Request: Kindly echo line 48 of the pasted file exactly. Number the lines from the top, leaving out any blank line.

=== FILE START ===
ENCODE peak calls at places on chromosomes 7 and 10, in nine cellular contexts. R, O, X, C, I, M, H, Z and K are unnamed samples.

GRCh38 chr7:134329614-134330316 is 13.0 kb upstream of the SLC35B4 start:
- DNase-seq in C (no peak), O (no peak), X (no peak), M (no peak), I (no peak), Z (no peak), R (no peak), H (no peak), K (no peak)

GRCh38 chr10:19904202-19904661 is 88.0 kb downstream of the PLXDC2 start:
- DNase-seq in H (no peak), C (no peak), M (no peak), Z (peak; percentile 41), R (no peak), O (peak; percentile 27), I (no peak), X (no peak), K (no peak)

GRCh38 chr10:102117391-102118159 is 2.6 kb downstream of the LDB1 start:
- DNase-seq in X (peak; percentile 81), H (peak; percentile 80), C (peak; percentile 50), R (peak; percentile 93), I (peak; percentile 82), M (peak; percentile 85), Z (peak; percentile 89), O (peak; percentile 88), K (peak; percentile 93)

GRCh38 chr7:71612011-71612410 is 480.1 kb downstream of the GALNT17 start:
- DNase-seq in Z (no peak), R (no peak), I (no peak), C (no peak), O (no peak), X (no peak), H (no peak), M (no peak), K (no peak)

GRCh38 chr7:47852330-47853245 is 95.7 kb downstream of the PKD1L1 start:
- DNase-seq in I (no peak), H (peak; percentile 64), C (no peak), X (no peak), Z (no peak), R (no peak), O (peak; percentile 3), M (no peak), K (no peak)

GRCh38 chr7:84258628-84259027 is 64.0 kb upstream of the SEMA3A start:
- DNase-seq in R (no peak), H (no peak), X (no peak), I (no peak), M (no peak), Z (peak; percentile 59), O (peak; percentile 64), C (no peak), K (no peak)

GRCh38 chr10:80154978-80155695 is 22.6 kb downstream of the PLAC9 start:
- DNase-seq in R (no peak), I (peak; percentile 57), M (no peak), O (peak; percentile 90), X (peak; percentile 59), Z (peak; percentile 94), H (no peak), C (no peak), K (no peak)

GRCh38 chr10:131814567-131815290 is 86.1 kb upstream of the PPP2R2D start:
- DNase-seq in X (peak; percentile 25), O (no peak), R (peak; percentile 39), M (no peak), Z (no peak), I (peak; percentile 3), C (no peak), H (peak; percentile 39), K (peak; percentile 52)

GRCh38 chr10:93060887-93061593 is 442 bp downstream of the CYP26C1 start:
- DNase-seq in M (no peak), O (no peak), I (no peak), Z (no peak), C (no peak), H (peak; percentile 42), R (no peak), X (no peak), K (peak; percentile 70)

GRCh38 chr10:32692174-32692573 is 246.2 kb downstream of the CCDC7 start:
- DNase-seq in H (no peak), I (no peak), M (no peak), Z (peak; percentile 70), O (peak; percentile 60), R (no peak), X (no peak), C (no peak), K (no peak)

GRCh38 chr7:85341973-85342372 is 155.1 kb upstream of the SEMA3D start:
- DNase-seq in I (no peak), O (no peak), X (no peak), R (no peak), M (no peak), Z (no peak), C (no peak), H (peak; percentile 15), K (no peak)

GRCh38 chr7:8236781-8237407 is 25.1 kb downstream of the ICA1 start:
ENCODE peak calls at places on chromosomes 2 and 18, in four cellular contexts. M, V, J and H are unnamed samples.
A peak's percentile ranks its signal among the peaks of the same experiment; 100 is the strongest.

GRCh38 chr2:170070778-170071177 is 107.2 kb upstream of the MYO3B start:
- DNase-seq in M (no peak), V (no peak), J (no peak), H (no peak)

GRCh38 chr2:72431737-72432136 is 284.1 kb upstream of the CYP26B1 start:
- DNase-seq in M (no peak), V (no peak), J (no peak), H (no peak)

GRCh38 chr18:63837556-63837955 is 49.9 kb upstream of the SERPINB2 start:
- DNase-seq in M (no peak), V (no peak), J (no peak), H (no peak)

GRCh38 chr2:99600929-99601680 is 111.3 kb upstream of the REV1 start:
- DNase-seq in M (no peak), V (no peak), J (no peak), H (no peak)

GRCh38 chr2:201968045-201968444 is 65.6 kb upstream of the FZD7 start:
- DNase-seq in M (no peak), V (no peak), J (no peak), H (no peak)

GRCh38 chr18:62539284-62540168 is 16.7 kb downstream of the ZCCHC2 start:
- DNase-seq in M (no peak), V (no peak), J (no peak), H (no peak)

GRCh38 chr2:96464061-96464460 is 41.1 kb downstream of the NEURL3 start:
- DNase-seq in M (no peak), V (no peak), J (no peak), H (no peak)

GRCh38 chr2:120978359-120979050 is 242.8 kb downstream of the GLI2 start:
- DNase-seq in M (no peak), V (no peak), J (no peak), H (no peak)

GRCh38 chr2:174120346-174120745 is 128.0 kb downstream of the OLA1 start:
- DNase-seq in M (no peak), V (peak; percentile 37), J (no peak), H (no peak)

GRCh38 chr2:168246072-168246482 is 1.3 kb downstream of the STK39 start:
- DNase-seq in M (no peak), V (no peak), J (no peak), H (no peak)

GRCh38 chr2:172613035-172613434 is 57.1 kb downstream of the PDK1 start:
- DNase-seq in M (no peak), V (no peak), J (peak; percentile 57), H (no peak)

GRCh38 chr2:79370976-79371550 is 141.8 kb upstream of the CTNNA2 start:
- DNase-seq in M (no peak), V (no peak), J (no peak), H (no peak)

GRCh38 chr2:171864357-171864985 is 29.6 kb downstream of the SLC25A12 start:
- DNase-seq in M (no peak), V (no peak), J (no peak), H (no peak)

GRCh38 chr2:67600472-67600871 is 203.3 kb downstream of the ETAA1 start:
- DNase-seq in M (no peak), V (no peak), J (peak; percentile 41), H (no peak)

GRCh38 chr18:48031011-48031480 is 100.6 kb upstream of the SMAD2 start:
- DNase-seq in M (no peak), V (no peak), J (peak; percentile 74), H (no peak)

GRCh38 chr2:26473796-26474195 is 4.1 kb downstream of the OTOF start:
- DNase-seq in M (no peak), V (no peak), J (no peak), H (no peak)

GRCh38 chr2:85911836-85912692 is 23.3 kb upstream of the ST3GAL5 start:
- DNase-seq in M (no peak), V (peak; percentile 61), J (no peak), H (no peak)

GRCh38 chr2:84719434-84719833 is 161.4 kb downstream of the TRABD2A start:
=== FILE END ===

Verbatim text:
- DNase-seq in M (no peak), V (no peak), J (peak; percentile 57), H (no peak)